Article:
Today, one in 10 seniors above the age of 60 has dementia. This is set to rise to one in five by 2030. More of us will become caregivers, and we’re going to need more support.

What can we do as a nation to support caregivers?

The most ambitious item on the wish list for those of us in this field is to scale up the residential options for dementia patients to ease the heavy demand and to have better options than institutionalised care. But clearly there are some challenges in scaling these up quickly, no matter how forward-looking the plan.

In May last year, the Urban Redevelopment Authority (URA) announced that no tender was given to Singapore’s first dementia village near Sembawang Park.

The sole bid price of $S15 million was too low, said the URA at the time. The idea was to have a safe home environment for people with varying stages of dementia.

The fact that this didn’t get off the ground shows that aged care policymakers have to find a way to balance cost, land lease length and demand so that assisted living can be commercially viable.

But this setback shouldn’t stop us from working on  “de-institutionalised care” villages like Hogeweyk, in the Netherlands. Here, PWDs are grouped and live in houses. They can roam freely and safely around, visiting the supermarket and interacting with each other at social activities to stay active.

But they are closely monitored and cared for by full and part-time geriatric nurses and specialists, who “work” in the village as cashiers, grocery-store attendees and other roles in daily life.


One step in this direction has been Kampung Admiralty, the first integrated community for the elderly where they can live in their own flats and have access to medical care for a fee.

It is also heartening to see that there are outreach and education efforts within the Woodlands community to help seniors with dementia who are lost. This includes training volunteers and SMRT staff.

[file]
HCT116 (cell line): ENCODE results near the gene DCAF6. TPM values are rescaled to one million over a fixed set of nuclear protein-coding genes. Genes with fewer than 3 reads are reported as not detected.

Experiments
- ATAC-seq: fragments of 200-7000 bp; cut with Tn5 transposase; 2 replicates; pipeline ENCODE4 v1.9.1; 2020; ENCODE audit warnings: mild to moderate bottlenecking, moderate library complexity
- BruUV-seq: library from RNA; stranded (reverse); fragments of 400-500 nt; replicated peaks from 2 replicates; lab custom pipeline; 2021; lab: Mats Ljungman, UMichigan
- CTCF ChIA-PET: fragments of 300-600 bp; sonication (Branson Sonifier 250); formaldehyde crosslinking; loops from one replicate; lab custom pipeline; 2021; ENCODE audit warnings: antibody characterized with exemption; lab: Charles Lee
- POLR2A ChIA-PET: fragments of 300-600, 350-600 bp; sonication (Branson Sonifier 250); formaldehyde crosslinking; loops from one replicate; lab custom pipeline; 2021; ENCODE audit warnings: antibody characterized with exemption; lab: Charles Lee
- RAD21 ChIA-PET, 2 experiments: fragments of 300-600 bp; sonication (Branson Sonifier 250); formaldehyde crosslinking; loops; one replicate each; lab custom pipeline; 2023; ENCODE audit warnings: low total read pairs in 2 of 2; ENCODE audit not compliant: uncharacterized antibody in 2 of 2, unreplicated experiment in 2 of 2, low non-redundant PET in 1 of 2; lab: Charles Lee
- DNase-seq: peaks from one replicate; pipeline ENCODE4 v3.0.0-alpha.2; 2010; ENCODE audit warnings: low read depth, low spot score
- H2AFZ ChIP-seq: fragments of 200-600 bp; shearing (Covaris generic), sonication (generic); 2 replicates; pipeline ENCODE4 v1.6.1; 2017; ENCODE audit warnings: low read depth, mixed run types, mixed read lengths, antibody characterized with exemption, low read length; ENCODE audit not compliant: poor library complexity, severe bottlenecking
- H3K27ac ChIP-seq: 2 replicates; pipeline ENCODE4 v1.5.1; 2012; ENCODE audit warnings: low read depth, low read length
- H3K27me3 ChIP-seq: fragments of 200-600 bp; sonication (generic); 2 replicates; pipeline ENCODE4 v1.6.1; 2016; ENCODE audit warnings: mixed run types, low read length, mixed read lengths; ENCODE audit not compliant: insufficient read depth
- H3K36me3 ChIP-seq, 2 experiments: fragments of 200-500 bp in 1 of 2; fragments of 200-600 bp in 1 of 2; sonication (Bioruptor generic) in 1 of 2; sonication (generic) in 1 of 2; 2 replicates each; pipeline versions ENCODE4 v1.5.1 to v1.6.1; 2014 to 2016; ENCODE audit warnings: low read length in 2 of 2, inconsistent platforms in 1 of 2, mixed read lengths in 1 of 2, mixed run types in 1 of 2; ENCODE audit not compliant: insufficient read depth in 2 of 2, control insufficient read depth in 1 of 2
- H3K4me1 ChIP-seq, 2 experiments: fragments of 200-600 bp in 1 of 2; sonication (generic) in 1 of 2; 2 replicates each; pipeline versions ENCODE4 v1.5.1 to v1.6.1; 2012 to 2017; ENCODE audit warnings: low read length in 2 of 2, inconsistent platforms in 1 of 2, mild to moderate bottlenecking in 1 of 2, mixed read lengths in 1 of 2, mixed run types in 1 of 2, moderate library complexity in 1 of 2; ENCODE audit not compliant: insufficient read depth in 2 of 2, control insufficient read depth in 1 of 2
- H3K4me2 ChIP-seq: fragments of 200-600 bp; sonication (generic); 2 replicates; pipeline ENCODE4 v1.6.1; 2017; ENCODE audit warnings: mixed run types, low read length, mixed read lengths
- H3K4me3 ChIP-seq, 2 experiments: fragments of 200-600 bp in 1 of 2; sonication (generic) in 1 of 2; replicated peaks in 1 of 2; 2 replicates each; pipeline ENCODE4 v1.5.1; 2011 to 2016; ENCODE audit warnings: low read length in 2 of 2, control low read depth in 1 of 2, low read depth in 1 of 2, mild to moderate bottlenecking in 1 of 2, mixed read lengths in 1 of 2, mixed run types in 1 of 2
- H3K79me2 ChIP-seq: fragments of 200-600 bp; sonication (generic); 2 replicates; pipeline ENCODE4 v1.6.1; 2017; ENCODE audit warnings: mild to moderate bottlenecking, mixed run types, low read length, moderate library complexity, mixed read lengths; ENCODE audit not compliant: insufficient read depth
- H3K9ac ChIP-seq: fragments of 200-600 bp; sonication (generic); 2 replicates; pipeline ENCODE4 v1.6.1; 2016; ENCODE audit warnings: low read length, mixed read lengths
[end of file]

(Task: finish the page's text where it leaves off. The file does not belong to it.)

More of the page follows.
For PWDs living alone or with their spouses, integrated communities like Kampung Admiralty can fill the gap in the meantime.

While there are more plans to increase these communities, we can work on easing caregiver burdens now.

One example could be increasing the options for respite care. Some patients with dementia exhibit what is known as “sundowning” where disorientation and anxiety starts at dusk and can go late into the night. Caregivers can become exhausted because of a lack of sleep.

The Agency for Integrated Care is piloting the Go Respite programme. To ease caregiver burden, it encourages caregivers to plan ahead and identify a suitable respite option, such as day care, short-term live-in care and night respite for those with sundowning behaviours.

But there is still a gap in the number of places offering night time care and it boils down to cost. Asking for centres to be open later at night or over the weekend requires more staff and better renumeration, which will then trickle down to the consumer.


For now, many elderly dementia patients are likely to live at home so the most impactful factor is each one of us - neighbours and residents in the community who look out for them.

PWDs can mingle in neighbourhoods independently if we provide support. In some local neighbourhoods, public service staff are trained to recognise PWDs and offer assistance. Tapping on the “gotong royong” spirit of mutual assistance, neighbours living in the same block or in the same housing estate can be trained to help neighbours with a PWD in their household.

Town councils or committees in various estates can offer platforms such as notice boards at lift lobbies for these families to share their needs and seek assistance to look out for their PWDs.

The work to support such families has to intensify, so that we will hear less anguished stories of caregivers and their loved ones suffering.

Amberyce Ang is pursuing her PhD in Gerontology at the Singapore University of Social Sciences (SUSS), under the Alice Lim Memorial Fund Sponsorship. Her research interests include retirement models, older workers and People with Dementia (PWD).

*Pseudonyms have been used in this commentary. 

Source: CNA/cr